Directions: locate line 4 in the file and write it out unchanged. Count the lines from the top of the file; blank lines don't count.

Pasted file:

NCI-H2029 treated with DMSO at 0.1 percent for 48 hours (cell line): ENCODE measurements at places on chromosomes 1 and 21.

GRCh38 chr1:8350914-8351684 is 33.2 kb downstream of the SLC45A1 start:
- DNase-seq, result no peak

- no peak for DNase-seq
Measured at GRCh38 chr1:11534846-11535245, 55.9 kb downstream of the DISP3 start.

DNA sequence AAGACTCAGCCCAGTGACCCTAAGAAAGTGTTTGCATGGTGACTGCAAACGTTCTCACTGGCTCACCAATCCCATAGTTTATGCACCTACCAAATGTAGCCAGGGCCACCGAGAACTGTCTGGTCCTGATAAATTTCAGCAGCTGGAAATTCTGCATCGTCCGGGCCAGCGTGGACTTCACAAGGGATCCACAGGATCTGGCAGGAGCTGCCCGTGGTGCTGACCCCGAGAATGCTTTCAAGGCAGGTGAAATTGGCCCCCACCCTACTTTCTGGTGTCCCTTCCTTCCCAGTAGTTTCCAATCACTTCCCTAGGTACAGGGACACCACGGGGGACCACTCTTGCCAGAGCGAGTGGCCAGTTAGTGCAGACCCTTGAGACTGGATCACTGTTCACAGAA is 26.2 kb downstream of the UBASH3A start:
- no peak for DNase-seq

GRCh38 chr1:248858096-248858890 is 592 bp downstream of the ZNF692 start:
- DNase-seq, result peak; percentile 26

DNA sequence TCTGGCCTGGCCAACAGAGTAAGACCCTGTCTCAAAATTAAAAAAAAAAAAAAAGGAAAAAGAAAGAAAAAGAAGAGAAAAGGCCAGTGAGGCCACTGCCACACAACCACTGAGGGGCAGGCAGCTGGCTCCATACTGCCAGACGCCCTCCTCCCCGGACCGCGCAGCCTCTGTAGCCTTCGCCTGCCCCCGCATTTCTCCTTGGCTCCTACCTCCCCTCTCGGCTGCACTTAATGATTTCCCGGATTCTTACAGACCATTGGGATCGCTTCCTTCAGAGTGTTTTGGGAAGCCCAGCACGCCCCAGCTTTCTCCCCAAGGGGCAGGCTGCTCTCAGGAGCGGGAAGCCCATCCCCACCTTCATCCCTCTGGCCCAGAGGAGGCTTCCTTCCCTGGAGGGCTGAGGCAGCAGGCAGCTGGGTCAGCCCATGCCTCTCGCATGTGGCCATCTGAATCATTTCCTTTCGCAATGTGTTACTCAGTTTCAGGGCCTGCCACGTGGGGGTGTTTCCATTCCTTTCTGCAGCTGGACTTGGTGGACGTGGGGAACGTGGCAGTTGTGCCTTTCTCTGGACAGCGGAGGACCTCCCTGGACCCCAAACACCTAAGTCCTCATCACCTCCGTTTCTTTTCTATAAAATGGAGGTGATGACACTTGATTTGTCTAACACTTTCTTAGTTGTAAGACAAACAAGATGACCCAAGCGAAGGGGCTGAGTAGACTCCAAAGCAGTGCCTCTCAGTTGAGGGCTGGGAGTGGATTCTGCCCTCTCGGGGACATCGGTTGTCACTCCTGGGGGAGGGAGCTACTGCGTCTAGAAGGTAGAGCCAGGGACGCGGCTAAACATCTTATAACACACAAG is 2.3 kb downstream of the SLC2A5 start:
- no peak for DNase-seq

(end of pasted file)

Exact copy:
- no peak for DNase-seq